Learning to Learn Digitally: Getting Students on the Road to Autonomy

Learning to Learn Digitally: Getting Students on the Road to Autonomy

N. M. Terhune (Ryukoku University, Kyoto, Japan)
DOI: 10.4018/ijcallt.2013100102
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Abstract

How can educators empower and encourage their students to be more proactive, and give them the tools necessary to learn on their own, utilizing digital language learning resources in a culturally sensitive way? Described below is a project that introduced students to how technology and the Internet can empower the independent language learner. The goal was for the students to develop knowledge of and confidence in self-instruction and learn how to use technology and the Internet to further their language education independently. This article first outlines research into autonomous language learning with computers, offers a list of key elements for autonomous language learning, gives a description of how an independent language learning project was implemented and reports on results of student surveys that measured student response to the project. These students lacked the skills, knowledge and confidence to study on their own. However, by learning autonomous language learning concepts, and with instruction on how technology and the Internet can support a digital language learner, they gained the understanding and confidence to set and accomplish language learning goals on their own.
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Introduction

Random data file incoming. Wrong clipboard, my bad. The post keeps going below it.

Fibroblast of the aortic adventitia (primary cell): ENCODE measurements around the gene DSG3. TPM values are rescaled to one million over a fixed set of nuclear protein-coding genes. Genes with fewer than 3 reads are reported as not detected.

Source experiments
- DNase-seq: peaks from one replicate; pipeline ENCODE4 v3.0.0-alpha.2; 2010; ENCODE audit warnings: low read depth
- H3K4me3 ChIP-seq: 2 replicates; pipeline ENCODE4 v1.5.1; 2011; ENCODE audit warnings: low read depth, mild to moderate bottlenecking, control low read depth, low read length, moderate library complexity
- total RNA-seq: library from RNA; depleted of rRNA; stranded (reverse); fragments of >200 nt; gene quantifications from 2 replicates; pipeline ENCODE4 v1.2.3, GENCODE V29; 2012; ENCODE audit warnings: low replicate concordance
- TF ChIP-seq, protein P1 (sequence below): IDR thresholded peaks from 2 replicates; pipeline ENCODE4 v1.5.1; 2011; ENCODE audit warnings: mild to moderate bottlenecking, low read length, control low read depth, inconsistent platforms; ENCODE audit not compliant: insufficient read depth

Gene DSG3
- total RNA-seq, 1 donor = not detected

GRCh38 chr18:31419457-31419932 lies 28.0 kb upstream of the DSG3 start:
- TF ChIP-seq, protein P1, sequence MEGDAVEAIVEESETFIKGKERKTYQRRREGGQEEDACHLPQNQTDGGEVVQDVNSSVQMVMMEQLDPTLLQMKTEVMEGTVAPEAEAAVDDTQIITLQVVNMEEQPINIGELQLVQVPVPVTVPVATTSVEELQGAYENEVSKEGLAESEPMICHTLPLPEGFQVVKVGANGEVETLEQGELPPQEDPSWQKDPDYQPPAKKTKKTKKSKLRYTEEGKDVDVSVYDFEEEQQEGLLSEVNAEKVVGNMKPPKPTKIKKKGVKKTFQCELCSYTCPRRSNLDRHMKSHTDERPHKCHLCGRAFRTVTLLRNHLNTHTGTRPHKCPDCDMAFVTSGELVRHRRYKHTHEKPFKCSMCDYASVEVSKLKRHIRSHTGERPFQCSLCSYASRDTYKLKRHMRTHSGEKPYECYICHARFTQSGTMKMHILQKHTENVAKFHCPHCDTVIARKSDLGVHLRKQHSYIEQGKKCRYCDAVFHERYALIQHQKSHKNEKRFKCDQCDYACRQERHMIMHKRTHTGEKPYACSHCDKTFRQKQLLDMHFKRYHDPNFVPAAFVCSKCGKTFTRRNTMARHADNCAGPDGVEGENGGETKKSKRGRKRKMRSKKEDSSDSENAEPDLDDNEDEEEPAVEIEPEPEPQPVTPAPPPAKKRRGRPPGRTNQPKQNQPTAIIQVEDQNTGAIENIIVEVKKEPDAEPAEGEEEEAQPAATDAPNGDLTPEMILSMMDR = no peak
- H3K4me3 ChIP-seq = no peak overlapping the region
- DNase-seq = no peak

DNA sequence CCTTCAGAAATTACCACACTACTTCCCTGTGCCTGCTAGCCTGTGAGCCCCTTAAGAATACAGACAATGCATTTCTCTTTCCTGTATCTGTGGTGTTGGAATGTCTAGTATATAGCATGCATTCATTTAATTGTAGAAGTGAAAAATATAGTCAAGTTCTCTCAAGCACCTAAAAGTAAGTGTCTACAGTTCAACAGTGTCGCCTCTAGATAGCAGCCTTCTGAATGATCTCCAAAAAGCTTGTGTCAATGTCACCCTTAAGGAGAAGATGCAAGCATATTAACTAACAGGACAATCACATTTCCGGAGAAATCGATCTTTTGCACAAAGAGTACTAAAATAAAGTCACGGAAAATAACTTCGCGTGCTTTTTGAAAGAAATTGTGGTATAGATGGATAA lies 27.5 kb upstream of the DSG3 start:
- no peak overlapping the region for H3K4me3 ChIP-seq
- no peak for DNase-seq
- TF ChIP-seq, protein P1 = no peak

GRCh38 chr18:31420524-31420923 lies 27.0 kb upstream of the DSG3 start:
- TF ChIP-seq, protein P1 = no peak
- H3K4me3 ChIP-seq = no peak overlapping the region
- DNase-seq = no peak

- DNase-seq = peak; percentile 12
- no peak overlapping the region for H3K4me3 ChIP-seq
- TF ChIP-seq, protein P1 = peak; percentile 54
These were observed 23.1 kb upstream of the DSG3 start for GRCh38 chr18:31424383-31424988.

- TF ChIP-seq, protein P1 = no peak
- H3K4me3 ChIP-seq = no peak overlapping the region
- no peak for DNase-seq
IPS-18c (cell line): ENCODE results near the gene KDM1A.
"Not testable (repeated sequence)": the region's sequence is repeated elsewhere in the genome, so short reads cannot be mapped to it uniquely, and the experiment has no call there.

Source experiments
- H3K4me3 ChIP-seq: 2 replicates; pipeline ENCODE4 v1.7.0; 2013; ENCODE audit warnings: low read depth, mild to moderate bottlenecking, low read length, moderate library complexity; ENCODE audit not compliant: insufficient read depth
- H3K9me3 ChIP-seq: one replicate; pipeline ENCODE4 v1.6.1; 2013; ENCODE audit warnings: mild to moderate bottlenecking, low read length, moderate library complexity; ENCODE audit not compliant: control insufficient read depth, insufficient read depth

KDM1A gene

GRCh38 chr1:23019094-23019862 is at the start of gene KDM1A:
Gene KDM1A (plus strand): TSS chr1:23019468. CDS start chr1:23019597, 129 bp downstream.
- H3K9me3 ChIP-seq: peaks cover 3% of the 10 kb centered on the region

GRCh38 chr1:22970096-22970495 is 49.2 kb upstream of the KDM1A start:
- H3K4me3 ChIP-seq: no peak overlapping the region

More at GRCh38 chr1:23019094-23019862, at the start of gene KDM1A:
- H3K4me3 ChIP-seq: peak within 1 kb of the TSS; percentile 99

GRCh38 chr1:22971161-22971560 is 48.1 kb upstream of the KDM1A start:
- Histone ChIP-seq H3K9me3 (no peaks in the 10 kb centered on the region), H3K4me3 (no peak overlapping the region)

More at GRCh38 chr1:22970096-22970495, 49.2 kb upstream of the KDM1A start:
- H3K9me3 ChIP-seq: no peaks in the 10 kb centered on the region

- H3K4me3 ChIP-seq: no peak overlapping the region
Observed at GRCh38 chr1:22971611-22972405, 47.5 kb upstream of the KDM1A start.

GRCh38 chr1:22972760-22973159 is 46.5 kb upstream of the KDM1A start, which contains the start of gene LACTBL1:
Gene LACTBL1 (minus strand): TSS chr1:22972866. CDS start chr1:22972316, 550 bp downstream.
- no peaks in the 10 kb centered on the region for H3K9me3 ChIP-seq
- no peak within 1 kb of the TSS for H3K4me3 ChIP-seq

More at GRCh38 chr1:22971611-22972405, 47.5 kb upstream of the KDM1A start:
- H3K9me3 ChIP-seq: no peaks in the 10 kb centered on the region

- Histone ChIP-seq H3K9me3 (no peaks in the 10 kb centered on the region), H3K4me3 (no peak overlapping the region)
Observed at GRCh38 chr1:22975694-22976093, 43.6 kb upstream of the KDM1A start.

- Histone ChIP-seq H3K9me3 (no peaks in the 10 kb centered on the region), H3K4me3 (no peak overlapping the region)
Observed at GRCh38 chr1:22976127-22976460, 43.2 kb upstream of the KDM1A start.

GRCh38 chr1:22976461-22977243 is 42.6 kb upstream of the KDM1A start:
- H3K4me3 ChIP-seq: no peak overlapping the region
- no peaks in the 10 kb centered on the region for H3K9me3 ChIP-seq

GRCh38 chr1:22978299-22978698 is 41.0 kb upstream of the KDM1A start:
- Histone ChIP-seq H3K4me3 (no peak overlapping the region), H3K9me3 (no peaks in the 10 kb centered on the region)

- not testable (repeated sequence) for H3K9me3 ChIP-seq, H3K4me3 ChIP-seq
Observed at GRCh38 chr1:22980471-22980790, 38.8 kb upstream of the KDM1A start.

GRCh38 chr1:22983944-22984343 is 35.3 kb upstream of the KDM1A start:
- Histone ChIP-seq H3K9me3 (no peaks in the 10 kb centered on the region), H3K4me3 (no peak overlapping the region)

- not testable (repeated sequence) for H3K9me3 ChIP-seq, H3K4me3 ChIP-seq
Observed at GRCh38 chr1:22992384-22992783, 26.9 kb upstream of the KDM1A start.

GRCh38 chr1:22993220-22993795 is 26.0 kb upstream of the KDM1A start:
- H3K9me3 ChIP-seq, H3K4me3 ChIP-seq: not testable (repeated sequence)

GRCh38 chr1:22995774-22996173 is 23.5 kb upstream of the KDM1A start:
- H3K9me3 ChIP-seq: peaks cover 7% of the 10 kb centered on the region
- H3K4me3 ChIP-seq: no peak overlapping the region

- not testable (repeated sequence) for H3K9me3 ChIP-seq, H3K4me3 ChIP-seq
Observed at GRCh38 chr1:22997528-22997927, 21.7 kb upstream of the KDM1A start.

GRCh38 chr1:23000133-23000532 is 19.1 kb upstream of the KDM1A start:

The project reported in this article introduced students to autonomous language learning and digital resources available to the independent language learner and encouraged students to challenge themselves with an independent language learning project. In a 15-week semester consisting of 15 classes, the first seven prepared students for independent language learning projects through presentation of autonomous language learning tasks like formulating short- and long-term goals and participating in self-assessment and group discussion of language learning techniques. Students were then left on their own for the next eight weeks to carry out independent language learning projects. Students selected sites and media they felt would best help them reach their language learning goals. They developed language learning strategies that carried them through their eight-week independent study. Students then documented and reported on their language learning experience. Data was collected with beginning and end of class surveys to gauge students’ knowledge of and feelings about autonomous language learning, technology and language learning possibilities on the web. Results, presented below, showed that students found the project and media on the Internet useful for independent language learning.

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